Canadian study: Playing Super Mario 64 prevents dementia

The classic game, adored across the world, sees players running around an open-world trying to collect stars during various missions.

Brain stimulation has long been touted as a way of preventing dementia. Now, scientists have tested an unusual method of keeping the mind active in their quest to halt the devastating disease in its tracks.

Older adults were asked to either learn how to play the piano or complete quests on Super Mario 64 for half an hour each day. And Canadian researchers discovered that playing the popular children’s video game was the most effective method.

Completing the puzzles and killing enemies as ‘Mario’ – the famous character – for five nights each week can boost memory, scientists found. They discovered that Super Mario 64 helped to increase gray matter in the brains of older people who took part in the study.

Gray matter plays a vital role in controlling memory and decision-making, and is known to decrease in the early stages of dementia.

The classic game, adored by children, sees players running around an open-world trying to collect stars during various missions. The effects were only noticed for those playing Super Mario 64 – despite another group being taught to play the piano for the first time in their life.

The findings, published in the journal PLOS ONE, involved 33 participants who were randomly assigned to one of three groups. The volunteers, aged between 55 and 75, either played Super Mario 64, had piano lessons for the first time in their life or took part in no task.

Scientists, led by Professor Gregory West at the Université de Montréal, asked them to perform their task for 30 minutes each night for five nights a week. Professor West believes the findings could be used to potentially discover ways of how to protect aging adults from the onslaught of dementia.

He said: ‘3D video games engage the hippocampus into creating a cognitive map, or a mental representation, of the virtual environment that the brain is exploring.

Completing the puzzles and killing enemies as ‘Mario’ – the famous character – for 30 minutes five nights each week can boost memory, scientists found


Popular brain training programs do not ward off the effects of aging or make the user any smarter, research claimed in July. University of Pennsylvania, researchers found brain training alone does not have an influence on one’s decision-making process or cognitive functions.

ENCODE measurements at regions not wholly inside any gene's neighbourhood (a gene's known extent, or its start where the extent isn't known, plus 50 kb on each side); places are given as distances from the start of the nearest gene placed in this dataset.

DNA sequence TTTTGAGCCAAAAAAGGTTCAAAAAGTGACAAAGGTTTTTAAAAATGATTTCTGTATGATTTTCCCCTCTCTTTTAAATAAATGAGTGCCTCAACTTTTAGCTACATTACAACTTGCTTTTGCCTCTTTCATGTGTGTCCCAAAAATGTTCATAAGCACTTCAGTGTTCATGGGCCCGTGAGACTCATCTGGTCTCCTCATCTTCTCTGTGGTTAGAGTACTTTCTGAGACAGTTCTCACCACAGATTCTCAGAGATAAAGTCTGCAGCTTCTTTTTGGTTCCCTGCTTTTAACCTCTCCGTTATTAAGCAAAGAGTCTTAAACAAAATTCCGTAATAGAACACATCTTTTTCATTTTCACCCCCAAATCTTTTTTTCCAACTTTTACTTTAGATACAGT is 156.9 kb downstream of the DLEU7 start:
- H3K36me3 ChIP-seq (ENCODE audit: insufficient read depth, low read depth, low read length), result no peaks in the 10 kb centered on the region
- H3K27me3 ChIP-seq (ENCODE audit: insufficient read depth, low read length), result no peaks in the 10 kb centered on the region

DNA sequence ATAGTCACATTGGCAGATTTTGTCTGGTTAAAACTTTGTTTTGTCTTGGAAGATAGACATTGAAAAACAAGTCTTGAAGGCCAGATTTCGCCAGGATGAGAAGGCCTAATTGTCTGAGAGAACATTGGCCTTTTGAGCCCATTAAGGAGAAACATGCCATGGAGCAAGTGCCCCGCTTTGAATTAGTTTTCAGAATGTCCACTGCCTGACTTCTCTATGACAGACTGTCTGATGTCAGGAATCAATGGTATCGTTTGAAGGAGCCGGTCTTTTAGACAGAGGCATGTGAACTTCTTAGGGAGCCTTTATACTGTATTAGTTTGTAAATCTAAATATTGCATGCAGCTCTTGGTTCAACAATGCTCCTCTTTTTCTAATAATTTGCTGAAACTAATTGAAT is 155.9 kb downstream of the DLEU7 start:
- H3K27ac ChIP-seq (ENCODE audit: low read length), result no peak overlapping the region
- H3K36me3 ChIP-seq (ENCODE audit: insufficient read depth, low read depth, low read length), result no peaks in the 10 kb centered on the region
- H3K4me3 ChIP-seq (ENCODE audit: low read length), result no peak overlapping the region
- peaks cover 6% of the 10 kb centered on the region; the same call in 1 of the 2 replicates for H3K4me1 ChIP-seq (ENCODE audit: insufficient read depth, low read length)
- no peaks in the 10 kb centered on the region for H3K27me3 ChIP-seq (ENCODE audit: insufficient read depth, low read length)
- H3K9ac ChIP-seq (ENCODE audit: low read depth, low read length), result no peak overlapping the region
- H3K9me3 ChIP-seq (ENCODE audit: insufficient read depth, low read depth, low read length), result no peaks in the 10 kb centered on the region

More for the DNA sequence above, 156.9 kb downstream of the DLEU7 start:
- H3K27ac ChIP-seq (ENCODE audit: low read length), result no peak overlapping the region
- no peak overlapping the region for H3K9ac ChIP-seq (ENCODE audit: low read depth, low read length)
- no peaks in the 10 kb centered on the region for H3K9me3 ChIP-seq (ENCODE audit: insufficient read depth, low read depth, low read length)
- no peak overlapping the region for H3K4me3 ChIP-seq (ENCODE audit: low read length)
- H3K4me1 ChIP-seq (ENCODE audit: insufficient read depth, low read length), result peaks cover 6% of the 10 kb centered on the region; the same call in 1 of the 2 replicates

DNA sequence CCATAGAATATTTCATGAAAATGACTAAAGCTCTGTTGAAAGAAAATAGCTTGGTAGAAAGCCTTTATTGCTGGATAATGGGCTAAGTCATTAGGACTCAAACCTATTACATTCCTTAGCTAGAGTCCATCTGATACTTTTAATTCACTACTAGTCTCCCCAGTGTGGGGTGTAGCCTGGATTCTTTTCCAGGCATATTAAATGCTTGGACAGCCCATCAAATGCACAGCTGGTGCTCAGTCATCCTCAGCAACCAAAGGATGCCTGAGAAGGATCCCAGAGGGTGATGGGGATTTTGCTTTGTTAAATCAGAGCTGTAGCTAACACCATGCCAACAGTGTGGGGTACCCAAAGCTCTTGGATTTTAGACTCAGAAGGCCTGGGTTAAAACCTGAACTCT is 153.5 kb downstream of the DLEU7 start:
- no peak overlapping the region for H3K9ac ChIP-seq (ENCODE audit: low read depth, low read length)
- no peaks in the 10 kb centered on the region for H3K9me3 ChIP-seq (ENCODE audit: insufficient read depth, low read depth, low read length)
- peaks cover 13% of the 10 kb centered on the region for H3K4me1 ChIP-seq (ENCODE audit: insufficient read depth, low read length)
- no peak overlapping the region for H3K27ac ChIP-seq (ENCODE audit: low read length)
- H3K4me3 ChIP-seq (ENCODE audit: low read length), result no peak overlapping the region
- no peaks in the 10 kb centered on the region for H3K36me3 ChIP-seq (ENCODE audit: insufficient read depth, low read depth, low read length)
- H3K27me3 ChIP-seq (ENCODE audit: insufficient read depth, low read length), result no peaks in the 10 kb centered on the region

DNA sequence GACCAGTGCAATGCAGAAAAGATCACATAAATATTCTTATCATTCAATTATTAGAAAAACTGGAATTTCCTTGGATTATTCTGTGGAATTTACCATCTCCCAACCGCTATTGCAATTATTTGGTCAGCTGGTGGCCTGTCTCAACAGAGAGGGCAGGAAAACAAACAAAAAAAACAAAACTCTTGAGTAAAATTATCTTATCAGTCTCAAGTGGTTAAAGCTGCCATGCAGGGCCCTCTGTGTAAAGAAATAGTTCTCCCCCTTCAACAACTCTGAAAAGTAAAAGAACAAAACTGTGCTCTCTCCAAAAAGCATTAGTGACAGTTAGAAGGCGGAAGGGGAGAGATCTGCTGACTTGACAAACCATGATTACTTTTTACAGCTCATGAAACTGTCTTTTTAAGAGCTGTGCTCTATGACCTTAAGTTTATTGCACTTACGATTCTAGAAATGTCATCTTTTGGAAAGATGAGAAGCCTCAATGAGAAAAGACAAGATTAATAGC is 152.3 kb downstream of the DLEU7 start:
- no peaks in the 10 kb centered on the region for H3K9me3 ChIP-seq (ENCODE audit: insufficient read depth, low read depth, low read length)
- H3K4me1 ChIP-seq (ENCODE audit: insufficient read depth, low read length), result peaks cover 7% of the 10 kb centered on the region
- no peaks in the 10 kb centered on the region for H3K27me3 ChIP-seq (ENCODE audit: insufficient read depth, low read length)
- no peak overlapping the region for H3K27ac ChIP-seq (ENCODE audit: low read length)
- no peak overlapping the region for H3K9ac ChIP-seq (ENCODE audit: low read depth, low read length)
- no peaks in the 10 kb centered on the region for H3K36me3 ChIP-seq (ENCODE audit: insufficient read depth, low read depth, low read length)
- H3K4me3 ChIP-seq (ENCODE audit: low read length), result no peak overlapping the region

These games have risen in popularity in recent years, promising to improve memory, attention, and even ward off dementia through routine exercises. Companies selling the programs have created a multi-million dollar global industry aimed at baby boomers entering their twilight years and desperate to cling on to their memory.

But according to the study, people who habitually used such games saw no more cognitive improvement than people who did not.

‘Several studies suggest stimulation of the hippocampus increases both functional activity and gray matter within this region.

‘Games like Super Mario 64, which activate the hippocampus, seem to hold some potential in that respect.’

The findings back-up previous studies which have shown playing 3D video games, such as Super Mario 64, can boost gray matter. After six months, the participants were asked to undergo a cognitive performance test and have an MRI scan to measure their gray matter.

Their results were then compared to when they began the study.

According to the MRI results, only those participants in the video-game group saw increases in gray matter volume in the hippocampus and cerebellum.

The former is dubbed the centre of spatial and episodic memory, while the latter plays a major role in motor control and balance. Participants in the Super Mario 64 group also reported small boosts to their short-term memory, the researchers noted.

For those in the piano group, gray matter increased in the dorsolateral prefrontal cortex – an area that controls planning and decision-making. However, the scientists noticed gray matter was wasting away in those who weren’t asked to perform any task over the six-month long study.

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